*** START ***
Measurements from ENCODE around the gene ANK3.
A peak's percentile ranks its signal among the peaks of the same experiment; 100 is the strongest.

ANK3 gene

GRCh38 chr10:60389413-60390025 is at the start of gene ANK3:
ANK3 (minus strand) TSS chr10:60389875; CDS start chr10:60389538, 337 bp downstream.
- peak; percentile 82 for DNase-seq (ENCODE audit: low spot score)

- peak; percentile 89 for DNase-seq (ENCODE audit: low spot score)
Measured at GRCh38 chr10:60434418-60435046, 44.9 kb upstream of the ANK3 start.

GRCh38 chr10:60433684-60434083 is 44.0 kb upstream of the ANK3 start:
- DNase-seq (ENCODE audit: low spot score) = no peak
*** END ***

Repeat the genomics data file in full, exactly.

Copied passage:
Measurements from ENCODE around the gene ANK3.
A peak's percentile ranks its signal among the peaks of the same experiment; 100 is the strongest.

ANK3 gene

GRCh38 chr10:60389413-60390025 is at the start of gene ANK3:
ANK3 (minus strand) TSS chr10:60389875; CDS start chr10:60389538, 337 bp downstream.
- peak; percentile 82 for DNase-seq (ENCODE audit: low spot score)

- peak; percentile 89 for DNase-seq (ENCODE audit: low spot score)
Measured at GRCh38 chr10:60434418-60435046, 44.9 kb upstream of the ANK3 start.

GRCh38 chr10:60433684-60434083 is 44.0 kb upstream of the ANK3 start:
- DNase-seq (ENCODE audit: low spot score) = no peak